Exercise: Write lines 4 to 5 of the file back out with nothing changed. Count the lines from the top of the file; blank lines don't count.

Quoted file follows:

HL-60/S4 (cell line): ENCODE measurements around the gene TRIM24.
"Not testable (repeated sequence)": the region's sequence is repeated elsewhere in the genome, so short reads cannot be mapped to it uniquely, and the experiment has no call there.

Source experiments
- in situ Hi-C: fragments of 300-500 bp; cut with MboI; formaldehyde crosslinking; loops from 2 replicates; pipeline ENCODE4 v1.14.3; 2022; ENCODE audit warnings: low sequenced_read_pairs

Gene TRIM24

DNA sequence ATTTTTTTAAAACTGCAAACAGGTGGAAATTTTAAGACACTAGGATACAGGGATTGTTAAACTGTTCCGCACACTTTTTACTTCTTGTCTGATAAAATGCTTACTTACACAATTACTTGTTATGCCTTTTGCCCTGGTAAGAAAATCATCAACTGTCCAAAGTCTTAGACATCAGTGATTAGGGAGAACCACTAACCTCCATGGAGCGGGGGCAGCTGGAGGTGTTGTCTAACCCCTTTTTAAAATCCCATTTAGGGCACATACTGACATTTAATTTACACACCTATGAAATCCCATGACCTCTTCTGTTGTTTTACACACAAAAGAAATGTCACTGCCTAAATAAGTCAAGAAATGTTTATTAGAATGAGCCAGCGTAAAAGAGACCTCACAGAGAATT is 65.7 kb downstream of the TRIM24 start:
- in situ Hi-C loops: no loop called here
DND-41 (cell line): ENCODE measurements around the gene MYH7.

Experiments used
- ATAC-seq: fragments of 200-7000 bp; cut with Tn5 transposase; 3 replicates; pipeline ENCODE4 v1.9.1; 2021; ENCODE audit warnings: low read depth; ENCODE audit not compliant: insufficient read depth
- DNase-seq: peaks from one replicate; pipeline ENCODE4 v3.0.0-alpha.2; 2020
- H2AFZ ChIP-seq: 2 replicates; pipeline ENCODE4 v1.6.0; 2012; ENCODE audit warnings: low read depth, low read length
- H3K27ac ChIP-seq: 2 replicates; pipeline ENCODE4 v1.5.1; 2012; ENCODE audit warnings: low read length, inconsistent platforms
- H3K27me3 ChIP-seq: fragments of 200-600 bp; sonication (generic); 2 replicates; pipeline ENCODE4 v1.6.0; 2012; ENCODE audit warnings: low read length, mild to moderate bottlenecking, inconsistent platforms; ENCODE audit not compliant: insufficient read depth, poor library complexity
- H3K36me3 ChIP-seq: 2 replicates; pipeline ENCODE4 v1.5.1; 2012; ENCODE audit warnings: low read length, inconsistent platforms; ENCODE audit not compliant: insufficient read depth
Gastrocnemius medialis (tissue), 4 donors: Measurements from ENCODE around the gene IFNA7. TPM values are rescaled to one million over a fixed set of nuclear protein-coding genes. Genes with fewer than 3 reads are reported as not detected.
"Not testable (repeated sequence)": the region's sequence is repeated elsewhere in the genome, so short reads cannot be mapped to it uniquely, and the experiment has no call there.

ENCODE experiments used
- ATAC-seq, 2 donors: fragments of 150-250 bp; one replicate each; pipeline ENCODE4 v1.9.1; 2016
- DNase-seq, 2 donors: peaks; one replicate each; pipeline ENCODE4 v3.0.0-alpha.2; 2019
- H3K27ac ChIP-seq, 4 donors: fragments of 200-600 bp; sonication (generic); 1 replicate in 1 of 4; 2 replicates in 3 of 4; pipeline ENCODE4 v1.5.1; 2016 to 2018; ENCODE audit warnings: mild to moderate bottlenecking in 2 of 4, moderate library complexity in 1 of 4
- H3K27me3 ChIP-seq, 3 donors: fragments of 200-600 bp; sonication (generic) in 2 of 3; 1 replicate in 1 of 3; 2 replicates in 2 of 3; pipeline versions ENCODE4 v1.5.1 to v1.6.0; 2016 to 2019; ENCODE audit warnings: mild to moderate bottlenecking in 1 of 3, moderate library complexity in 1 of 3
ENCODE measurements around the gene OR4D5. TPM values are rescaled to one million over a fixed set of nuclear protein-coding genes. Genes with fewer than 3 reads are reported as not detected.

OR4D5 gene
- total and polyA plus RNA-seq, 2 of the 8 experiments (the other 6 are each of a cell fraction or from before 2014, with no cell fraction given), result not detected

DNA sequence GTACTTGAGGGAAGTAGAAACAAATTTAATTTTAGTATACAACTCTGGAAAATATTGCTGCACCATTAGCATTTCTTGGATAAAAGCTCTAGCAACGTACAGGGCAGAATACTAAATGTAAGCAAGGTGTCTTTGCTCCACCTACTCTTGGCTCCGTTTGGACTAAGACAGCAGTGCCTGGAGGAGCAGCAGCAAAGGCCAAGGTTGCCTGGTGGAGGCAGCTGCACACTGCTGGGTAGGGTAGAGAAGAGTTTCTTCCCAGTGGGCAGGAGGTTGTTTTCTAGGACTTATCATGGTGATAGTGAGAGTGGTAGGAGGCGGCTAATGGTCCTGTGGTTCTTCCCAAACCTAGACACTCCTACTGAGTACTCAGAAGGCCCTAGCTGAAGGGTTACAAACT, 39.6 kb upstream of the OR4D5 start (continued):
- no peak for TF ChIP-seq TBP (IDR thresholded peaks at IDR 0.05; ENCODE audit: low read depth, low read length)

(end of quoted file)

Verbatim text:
- in situ Hi-C: fragments of 300-500 bp; cut with MboI; formaldehyde crosslinking; loops from 2 replicates; pipeline ENCODE4 v1.14.3; 2022; ENCODE audit warnings: low sequenced_read_pairs

Gene TRIM24